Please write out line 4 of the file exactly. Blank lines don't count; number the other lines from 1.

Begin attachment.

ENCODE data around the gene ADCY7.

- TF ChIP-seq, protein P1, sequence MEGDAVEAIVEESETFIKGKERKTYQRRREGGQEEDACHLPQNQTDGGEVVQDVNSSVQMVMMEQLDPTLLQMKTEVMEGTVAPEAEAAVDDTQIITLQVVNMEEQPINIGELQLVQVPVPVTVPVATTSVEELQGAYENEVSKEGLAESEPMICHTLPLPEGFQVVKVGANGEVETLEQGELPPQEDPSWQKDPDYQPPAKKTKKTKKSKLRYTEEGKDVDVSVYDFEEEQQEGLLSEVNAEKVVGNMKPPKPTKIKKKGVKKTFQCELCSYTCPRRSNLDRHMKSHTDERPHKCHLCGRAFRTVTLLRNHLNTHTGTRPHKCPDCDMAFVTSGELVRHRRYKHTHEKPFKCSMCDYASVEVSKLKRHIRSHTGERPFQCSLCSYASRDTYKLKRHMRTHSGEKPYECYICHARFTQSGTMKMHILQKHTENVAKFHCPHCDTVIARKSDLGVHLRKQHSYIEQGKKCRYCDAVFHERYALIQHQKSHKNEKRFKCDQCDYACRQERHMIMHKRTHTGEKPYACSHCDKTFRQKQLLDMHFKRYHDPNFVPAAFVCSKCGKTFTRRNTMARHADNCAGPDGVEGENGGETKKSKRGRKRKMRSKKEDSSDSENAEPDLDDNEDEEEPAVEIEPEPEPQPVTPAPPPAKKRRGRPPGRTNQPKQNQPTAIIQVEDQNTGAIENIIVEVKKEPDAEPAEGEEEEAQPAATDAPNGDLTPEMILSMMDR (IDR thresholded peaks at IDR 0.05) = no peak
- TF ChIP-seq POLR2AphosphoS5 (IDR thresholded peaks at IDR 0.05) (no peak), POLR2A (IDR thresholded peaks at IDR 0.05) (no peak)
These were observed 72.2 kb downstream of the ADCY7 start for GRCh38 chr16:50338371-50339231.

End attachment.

These were observed 72.2 kb downstream of the ADCY7 start for GRCh38 chr16:50338371-50339231.